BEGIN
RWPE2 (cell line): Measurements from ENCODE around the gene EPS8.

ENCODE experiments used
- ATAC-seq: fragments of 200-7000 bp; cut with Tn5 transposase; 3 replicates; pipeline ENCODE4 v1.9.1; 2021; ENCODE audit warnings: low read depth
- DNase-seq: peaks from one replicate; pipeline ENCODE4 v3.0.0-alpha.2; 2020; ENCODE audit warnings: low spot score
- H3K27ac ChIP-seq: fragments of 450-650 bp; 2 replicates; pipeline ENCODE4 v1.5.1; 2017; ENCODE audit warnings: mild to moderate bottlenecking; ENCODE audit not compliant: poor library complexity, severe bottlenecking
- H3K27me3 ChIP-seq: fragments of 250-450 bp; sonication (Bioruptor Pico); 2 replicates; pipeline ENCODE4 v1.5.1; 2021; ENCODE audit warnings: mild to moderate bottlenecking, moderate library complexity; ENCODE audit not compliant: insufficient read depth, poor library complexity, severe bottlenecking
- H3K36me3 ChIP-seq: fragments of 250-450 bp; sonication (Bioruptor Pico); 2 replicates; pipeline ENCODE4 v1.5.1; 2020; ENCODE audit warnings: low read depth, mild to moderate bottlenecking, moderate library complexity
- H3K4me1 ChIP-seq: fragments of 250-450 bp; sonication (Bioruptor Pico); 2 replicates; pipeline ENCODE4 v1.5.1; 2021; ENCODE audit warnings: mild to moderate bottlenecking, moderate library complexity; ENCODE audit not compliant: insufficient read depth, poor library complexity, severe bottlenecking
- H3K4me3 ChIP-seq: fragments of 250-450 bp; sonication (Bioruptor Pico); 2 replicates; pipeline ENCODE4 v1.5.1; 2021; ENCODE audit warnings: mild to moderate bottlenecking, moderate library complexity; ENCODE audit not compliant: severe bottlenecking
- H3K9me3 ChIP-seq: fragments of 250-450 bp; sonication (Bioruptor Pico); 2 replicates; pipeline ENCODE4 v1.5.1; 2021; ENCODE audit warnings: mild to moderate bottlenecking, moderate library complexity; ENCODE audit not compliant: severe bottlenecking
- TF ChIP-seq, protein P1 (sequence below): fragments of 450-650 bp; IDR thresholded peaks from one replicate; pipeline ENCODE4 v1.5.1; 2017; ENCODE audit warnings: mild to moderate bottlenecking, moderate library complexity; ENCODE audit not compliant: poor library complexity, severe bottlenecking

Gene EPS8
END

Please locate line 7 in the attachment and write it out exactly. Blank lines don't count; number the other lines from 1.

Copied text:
- H3K36me3 ChIP-seq: fragments of 250-450 bp; sonication (Bioruptor Pico); 2 replicates; pipeline ENCODE4 v1.5.1; 2020; ENCODE audit warnings: low read depth, mild to moderate bottlenecking, moderate library complexity